Wednesday, December 23, 2015

Friday, June 6, 2014

Vote to protect the Great Barrier Reef

Should the Australian Government protect the Great Barrier Reef and ban dumping in its World Heritage waters? You can help promote the protection of the reef. Vote now at YOUNESCO!

Thursday, June 13, 2013

One of the world's longest fish is filmed in the Gulf of Mexico

Rare video was caught recently, possibly the first from remotely operated vehicles, of the illusive oarfish. The oarfish is one of the world's longest fish, reaching 6-8 meters in length, and could possibly be the star of sea serpent myths feared by ocean voyagers in history. This may be the first time the oarfish has been filmed alive and swimming with enough detail as to be identified. The oarfish is generally known only from dead or dying specimens that wash ashore.

Dr. Mark Benfield is the leader of the project called GulfSERPENT which filmed the oarfish in the Gulf of Mexico. The SERPENT project is an acronym for Scientific and Environmental ROV Partnership Using Existing Industrial Technology. It is a collaborative effort run by the National Oceanography Centre, Southampton (NOCS) between scientists and oil and gas industry companies which gives scientists access to industrial, deep sea infrastructure and technology.

The results of this project are published in the Journal of Fish Biology. All of the videos of the oarfish may be watched at the Wilely Online Library's links of supporting information for The Journal of Fish Biology. Click this link for the best video which runs for several minutes and contains the most detail of the fish toward the end.

Friday, August 31, 2012

Hand Holding with a Grey Seal

Ben Burville is a underwater wildlife cameraman in Northumberland, UK. He specialises in filming British marine life.

Ben recently filmed himself holding hands underwater with a grey seal. The front flippers of a seal can grasp much like a human hand, although it takes a lot of courage to be this close to a wild animal who could bite or scratch.

An amazing video!

Tuesday, January 17, 2012

You, too, can track a Great White Shark

Curious as to where a Great White Shark may be lurking? Well, now you can track a few Great Whites that have been tagged by the Marine Conservation Science Institute (MCSI) via a new smart phone app released on January 11, 2012, called Expedition White Shark. The app costs $3.99.

MCSI has attached satellite tags to the dorsal fins of some adult Great White Sharks which will allow anyone to follow the movements of these illusive creatures in real time. The only hitch is that the sharks have to be "finning" or cruising with their dorsal fins out of the water for a few minutes in order for the satellite to pick up the signals. MCSI says that sometimes this will result in mistakes in location, but they will correct these errors later.

The purpose of this app is to "impart interesting Great White Shark life history facts to those who dare to meet the challenges faced by a baby White Shark as it grows through the juvenile and sub-adult phases." Great White Shark encounters might also be prevented.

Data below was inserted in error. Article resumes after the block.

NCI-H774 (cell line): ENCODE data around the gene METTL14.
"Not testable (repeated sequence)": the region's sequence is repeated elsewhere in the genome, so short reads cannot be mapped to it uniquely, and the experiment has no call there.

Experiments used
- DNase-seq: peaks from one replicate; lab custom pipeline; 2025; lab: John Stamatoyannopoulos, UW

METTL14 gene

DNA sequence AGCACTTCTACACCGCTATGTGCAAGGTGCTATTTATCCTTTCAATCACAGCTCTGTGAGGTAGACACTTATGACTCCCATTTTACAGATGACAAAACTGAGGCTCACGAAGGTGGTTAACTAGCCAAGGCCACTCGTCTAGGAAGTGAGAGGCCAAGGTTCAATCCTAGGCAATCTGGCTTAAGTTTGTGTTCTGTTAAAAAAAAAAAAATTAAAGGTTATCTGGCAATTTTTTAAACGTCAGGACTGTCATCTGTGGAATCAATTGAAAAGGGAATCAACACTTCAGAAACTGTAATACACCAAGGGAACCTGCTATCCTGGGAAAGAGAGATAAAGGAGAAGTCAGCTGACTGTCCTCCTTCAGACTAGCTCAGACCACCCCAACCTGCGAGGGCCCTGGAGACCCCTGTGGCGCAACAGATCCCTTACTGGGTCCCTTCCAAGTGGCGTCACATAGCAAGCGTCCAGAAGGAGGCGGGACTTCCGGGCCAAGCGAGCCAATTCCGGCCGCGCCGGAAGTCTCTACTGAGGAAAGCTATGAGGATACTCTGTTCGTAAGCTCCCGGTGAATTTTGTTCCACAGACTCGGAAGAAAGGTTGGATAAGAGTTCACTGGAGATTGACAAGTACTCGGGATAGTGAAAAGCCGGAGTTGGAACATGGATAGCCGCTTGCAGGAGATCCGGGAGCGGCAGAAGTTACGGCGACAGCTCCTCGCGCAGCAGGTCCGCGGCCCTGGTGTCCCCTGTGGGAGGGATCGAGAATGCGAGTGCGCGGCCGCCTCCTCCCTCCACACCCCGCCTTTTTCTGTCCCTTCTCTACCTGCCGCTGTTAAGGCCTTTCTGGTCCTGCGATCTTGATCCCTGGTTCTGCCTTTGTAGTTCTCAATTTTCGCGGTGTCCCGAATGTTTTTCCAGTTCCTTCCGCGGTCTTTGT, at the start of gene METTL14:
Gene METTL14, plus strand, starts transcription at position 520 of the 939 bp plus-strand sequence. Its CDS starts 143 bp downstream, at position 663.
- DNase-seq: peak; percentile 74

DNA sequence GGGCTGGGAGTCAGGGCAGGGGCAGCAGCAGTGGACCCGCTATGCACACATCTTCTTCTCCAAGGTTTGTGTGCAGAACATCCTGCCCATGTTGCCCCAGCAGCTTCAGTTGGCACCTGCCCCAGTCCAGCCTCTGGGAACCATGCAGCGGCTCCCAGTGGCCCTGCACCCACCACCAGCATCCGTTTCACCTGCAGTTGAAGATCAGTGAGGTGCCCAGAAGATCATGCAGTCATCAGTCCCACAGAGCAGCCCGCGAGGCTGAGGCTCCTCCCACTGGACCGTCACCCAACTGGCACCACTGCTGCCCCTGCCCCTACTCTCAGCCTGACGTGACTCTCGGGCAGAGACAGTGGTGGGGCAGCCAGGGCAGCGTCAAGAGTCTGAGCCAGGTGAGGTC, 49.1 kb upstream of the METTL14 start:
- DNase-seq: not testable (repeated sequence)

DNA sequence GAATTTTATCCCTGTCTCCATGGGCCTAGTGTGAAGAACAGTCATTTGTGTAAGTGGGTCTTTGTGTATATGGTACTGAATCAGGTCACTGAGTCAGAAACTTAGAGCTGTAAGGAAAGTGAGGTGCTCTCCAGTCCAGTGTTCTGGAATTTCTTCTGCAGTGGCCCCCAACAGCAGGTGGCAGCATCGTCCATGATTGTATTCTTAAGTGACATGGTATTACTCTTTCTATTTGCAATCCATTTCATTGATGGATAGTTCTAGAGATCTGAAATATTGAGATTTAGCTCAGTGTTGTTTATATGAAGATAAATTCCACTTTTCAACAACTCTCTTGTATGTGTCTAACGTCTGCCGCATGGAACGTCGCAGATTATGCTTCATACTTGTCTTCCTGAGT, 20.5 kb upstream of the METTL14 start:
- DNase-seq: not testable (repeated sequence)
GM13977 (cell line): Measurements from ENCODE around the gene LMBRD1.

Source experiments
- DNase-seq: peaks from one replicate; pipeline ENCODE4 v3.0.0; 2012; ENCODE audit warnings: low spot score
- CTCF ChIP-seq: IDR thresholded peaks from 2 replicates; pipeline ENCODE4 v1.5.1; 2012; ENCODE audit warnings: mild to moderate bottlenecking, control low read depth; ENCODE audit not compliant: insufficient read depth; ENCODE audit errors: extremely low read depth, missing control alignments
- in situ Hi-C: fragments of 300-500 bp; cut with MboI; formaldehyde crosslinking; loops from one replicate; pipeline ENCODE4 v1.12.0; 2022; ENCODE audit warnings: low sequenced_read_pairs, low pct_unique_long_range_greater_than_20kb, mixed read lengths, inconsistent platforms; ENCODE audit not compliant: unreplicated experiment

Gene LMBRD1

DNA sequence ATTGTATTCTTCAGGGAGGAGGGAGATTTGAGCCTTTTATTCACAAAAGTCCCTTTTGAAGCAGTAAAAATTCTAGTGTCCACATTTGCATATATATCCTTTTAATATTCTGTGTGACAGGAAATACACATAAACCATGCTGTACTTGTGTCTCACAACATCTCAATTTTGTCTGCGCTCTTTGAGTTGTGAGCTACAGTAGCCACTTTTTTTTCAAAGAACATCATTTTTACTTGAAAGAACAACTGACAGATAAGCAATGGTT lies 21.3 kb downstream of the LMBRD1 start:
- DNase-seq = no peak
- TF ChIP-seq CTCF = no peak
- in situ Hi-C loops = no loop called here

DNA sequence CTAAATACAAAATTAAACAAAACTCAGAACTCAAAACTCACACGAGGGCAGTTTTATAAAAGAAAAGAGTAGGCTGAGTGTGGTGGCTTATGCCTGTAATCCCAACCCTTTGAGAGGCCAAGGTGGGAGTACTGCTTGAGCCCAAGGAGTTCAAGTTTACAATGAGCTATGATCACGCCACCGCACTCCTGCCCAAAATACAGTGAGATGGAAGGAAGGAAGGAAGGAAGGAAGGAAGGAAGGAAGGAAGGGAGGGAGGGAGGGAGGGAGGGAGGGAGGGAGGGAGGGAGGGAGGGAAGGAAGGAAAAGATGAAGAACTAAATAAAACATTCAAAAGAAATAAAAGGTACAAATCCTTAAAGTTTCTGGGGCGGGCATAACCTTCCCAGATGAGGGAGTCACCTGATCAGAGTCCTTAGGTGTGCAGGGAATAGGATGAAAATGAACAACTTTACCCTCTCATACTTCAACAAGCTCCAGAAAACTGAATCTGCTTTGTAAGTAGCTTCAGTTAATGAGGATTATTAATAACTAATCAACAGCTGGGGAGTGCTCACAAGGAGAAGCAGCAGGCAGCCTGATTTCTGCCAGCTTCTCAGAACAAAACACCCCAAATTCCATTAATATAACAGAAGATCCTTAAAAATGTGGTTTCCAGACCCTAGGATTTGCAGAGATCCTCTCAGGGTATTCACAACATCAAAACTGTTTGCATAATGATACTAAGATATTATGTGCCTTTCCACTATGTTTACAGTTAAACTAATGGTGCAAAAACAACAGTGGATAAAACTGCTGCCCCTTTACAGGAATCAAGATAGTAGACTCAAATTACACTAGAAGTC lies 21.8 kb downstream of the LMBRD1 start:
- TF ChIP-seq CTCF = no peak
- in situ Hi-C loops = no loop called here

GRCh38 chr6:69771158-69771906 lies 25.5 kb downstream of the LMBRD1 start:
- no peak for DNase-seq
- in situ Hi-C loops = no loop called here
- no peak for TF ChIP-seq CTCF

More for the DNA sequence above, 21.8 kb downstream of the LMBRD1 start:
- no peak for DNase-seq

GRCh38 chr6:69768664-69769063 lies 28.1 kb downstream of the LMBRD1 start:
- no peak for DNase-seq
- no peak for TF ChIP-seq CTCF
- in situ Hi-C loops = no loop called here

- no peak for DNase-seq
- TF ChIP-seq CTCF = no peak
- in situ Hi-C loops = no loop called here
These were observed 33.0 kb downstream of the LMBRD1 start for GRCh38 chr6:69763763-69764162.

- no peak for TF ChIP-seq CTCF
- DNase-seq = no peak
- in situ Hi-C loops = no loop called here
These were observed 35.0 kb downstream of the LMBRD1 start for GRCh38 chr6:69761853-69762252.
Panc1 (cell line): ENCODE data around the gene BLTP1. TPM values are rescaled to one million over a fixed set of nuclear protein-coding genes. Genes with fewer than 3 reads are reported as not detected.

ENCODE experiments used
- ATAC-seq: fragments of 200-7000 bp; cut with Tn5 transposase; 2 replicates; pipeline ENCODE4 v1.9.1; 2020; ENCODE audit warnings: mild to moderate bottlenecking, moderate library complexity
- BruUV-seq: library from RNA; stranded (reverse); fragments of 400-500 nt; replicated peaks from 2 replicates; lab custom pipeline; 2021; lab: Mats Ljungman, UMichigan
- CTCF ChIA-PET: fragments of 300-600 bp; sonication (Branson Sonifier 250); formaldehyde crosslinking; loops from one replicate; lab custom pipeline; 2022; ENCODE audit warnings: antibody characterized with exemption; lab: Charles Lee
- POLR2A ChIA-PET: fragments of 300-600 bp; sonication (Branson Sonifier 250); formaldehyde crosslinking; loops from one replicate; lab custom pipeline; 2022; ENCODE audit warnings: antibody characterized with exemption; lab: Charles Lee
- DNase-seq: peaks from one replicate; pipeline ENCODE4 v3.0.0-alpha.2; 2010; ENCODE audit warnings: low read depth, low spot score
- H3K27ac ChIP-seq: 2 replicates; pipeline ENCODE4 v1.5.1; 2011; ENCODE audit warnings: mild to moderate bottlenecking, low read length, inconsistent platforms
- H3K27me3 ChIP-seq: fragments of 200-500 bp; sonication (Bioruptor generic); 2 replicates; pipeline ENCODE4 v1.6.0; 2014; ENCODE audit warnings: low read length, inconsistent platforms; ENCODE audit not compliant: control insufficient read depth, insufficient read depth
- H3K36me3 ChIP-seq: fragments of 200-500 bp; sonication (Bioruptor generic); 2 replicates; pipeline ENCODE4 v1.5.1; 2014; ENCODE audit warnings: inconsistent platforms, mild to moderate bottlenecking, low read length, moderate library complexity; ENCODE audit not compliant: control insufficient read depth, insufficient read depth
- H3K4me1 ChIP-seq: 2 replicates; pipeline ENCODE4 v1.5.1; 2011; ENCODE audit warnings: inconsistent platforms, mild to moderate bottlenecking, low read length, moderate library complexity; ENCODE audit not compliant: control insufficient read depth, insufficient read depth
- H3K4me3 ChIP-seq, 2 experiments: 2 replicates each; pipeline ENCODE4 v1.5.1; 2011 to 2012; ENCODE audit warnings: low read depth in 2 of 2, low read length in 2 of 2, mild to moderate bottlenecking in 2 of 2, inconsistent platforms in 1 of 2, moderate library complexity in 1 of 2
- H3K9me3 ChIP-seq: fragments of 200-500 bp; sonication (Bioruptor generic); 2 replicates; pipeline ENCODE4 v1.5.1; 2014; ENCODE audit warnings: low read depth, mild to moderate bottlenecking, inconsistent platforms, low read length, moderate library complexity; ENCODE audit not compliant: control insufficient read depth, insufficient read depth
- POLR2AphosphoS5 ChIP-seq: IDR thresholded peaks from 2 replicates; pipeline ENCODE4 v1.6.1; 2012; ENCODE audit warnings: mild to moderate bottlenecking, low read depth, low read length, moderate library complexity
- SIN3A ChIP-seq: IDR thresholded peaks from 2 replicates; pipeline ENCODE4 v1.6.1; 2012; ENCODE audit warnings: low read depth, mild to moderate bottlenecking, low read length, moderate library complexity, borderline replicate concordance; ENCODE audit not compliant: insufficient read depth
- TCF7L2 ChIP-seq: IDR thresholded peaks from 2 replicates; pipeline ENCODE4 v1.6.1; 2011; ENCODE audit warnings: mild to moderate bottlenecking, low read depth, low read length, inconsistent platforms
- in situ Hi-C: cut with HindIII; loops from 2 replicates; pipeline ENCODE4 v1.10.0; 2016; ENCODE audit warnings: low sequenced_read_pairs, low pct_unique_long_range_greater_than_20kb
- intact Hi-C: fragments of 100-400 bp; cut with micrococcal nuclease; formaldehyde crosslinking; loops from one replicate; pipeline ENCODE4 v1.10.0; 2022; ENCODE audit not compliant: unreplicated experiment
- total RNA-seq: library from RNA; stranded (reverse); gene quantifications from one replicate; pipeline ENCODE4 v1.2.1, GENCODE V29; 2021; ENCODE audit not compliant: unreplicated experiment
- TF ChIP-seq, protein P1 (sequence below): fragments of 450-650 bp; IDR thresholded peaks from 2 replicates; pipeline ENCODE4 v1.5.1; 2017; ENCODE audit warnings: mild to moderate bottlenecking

I played with the app for a few minutes and found the location of a 2,215 lb., 14.4' Great White Shark named Bite Face. In the "Meet Our Sharks" section, ol' Bite Face's picture reveals an expression that you definitely would not want to be close enough to see in person outside of a large boat or sturdy shark cage. Gulp! I'm hearing the song lyrics in my head, "He's a mean one, Mr. Grinch!"

You may also log into Facebook through the app and receive news from MCSI.

The only glitch I had with the app is that it kept telling me to check my internet connection, yet I was able to do everything in spite of that error message. I had to be on the network and am not sure why I was getting that message.

Happy Great White Shark tracking!

Wednesday, July 20, 2011

Shocking truth about plastics in our oceans

Every time I read about how much plastic has made its way into our oceans, I am heartbroken!

Go to the Rise Above Plastics website to learn more.

Tuesday, April 26, 2011

Update on the Restoration of Jacques Cousteau's Calypso

To update on the restoration of Jacques Cousteau's ship, Calypso, I found some information on Wikipedia:

"Restoration work on the Calypso stopped in February 2009 due to non-payment of bills by Francine Cousteau. Piriou Naval Services of Concarneau are owed €850,000, of the estimated total €1,737,000, for work already done on the ship. The ship is now stored in one of the ship builder's hangars.

"As of March 2009, the Cousteau Society reports that Francine Cousteau is now directing the restoration of Calypso—-which has been brought to the Piriou shipyards in Brittany—-as an "ambassador for the seas and oceans." The restoration will be a complete refurbishment making Calypso a self-powered mobile "ambassador."

"In June 2010, the BBC reported that the Calypso was to be relaunched to mark the centenary of Jacques Cousteau's birth. According to one of the ship's former crew who visited the shipyard, the vessel was still being stored in several pieces in the same hangar as of 11 June 2010--the official date of the centenary--and is unlikely to sail any time soon."

Looks as though the Calypso may never be restored unless someone gets a better grip on the project.